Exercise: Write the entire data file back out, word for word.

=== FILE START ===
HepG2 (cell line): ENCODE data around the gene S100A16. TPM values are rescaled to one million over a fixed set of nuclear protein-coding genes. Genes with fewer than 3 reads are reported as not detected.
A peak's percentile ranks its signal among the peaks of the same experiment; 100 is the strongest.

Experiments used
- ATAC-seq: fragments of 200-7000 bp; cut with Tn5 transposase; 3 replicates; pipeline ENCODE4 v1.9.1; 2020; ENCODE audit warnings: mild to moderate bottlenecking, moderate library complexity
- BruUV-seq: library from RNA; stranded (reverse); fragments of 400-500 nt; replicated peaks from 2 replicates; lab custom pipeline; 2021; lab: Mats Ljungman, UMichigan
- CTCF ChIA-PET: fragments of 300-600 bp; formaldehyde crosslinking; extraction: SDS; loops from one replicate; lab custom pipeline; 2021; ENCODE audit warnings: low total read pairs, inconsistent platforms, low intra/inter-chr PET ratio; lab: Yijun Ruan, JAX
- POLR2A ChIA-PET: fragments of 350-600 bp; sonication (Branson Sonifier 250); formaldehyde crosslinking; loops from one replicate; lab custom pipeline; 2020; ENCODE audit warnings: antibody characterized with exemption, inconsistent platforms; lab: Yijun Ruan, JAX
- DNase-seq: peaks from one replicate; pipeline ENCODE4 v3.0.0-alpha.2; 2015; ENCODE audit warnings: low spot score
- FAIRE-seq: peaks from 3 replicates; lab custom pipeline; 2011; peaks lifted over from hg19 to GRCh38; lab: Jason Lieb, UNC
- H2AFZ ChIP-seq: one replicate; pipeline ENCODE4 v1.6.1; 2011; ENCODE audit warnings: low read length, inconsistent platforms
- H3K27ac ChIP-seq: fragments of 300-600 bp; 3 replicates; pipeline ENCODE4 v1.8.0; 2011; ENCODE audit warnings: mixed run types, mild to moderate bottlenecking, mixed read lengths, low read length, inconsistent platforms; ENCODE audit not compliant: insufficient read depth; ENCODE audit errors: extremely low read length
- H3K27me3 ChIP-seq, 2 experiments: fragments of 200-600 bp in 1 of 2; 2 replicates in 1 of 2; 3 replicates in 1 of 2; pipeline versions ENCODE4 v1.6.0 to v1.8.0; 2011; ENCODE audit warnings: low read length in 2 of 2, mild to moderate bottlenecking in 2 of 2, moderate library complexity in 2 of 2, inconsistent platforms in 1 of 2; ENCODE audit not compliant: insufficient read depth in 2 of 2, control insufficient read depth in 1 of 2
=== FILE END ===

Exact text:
HepG2 (cell line): ENCODE data around the gene S100A16. TPM values are rescaled to one million over a fixed set of nuclear protein-coding genes. Genes with fewer than 3 reads are reported as not detected.
A peak's percentile ranks its signal among the peaks of the same experiment; 100 is the strongest.

Experiments used
- ATAC-seq: fragments of 200-7000 bp; cut with Tn5 transposase; 3 replicates; pipeline ENCODE4 v1.9.1; 2020; ENCODE audit warnings: mild to moderate bottlenecking, moderate library complexity
- BruUV-seq: library from RNA; stranded (reverse); fragments of 400-500 nt; replicated peaks from 2 replicates; lab custom pipeline; 2021; lab: Mats Ljungman, UMichigan
- CTCF ChIA-PET: fragments of 300-600 bp; formaldehyde crosslinking; extraction: SDS; loops from one replicate; lab custom pipeline; 2021; ENCODE audit warnings: low total read pairs, inconsistent platforms, low intra/inter-chr PET ratio; lab: Yijun Ruan, JAX
- POLR2A ChIA-PET: fragments of 350-600 bp; sonication (Branson Sonifier 250); formaldehyde crosslinking; loops from one replicate; lab custom pipeline; 2020; ENCODE audit warnings: antibody characterized with exemption, inconsistent platforms; lab: Yijun Ruan, JAX
- DNase-seq: peaks from one replicate; pipeline ENCODE4 v3.0.0-alpha.2; 2015; ENCODE audit warnings: low spot score
- FAIRE-seq: peaks from 3 replicates; lab custom pipeline; 2011; peaks lifted over from hg19 to GRCh38; lab: Jason Lieb, UNC
- H2AFZ ChIP-seq: one replicate; pipeline ENCODE4 v1.6.1; 2011; ENCODE audit warnings: low read length, inconsistent platforms
- H3K27ac ChIP-seq: fragments of 300-600 bp; 3 replicates; pipeline ENCODE4 v1.8.0; 2011; ENCODE audit warnings: mixed run types, mild to moderate bottlenecking, mixed read lengths, low read length, inconsistent platforms; ENCODE audit not compliant: insufficient read depth; ENCODE audit errors: extremely low read length
- H3K27me3 ChIP-seq, 2 experiments: fragments of 200-600 bp in 1 of 2; 2 replicates in 1 of 2; 3 replicates in 1 of 2; pipeline versions ENCODE4 v1.6.0 to v1.8.0; 2011; ENCODE audit warnings: low read length in 2 of 2, mild to moderate bottlenecking in 2 of 2, moderate library complexity in 2 of 2, inconsistent platforms in 1 of 2; ENCODE audit not compliant: insufficient read depth in 2 of 2, control insufficient read depth in 1 of 2